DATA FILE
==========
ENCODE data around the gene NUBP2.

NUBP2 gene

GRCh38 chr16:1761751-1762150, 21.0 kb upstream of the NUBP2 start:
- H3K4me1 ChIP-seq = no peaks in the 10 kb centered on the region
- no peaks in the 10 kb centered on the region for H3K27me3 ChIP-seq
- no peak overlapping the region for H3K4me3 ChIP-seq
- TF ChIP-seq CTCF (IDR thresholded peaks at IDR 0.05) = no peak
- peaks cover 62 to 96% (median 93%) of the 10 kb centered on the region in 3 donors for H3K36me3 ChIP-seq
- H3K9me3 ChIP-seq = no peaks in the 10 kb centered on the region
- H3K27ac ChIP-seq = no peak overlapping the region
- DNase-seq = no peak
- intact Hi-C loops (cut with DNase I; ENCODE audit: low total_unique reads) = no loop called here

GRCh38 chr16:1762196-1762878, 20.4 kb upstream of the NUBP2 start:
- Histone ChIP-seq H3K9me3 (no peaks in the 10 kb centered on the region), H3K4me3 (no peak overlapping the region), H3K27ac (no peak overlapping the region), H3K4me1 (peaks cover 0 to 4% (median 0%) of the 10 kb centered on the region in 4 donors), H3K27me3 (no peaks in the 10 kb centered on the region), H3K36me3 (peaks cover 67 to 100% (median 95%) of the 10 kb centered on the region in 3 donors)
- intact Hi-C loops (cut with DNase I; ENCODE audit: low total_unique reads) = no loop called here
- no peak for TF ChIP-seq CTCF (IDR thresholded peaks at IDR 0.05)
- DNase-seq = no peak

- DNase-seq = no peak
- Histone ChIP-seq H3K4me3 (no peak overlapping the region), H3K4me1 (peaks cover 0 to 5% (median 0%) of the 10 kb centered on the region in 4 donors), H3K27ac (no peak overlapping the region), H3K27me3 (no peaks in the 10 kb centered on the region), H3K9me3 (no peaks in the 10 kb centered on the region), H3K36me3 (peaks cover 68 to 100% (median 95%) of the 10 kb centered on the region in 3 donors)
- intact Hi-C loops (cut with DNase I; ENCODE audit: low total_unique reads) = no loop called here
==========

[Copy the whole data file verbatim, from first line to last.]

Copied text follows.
ENCODE data around the gene NUBP2.

NUBP2 gene

GRCh38 chr16:1761751-1762150, 21.0 kb upstream of the NUBP2 start:
- H3K4me1 ChIP-seq = no peaks in the 10 kb centered on the region
- no peaks in the 10 kb centered on the region for H3K27me3 ChIP-seq
- no peak overlapping the region for H3K4me3 ChIP-seq
- TF ChIP-seq CTCF (IDR thresholded peaks at IDR 0.05) = no peak
- peaks cover 62 to 96% (median 93%) of the 10 kb centered on the region in 3 donors for H3K36me3 ChIP-seq
- H3K9me3 ChIP-seq = no peaks in the 10 kb centered on the region
- H3K27ac ChIP-seq = no peak overlapping the region
- DNase-seq = no peak
- intact Hi-C loops (cut with DNase I; ENCODE audit: low total_unique reads) = no loop called here

GRCh38 chr16:1762196-1762878, 20.4 kb upstream of the NUBP2 start:
- Histone ChIP-seq H3K9me3 (no peaks in the 10 kb centered on the region), H3K4me3 (no peak overlapping the region), H3K27ac (no peak overlapping the region), H3K4me1 (peaks cover 0 to 4% (median 0%) of the 10 kb centered on the region in 4 donors), H3K27me3 (no peaks in the 10 kb centered on the region), H3K36me3 (peaks cover 67 to 100% (median 95%) of the 10 kb centered on the region in 3 donors)
- intact Hi-C loops (cut with DNase I; ENCODE audit: low total_unique reads) = no loop called here
- no peak for TF ChIP-seq CTCF (IDR thresholded peaks at IDR 0.05)
- DNase-seq = no peak

- DNase-seq = no peak
- Histone ChIP-seq H3K4me3 (no peak overlapping the region), H3K4me1 (peaks cover 0 to 5% (median 0%) of the 10 kb centered on the region in 4 donors), H3K27ac (no peak overlapping the region), H3K27me3 (no peaks in the 10 kb centered on the region), H3K9me3 (no peaks in the 10 kb centered on the region), H3K36me3 (peaks cover 68 to 100% (median 95%) of the 10 kb centered on the region in 3 donors)
- intact Hi-C loops (cut with DNase I; ENCODE audit: low total_unique reads) = no loop called here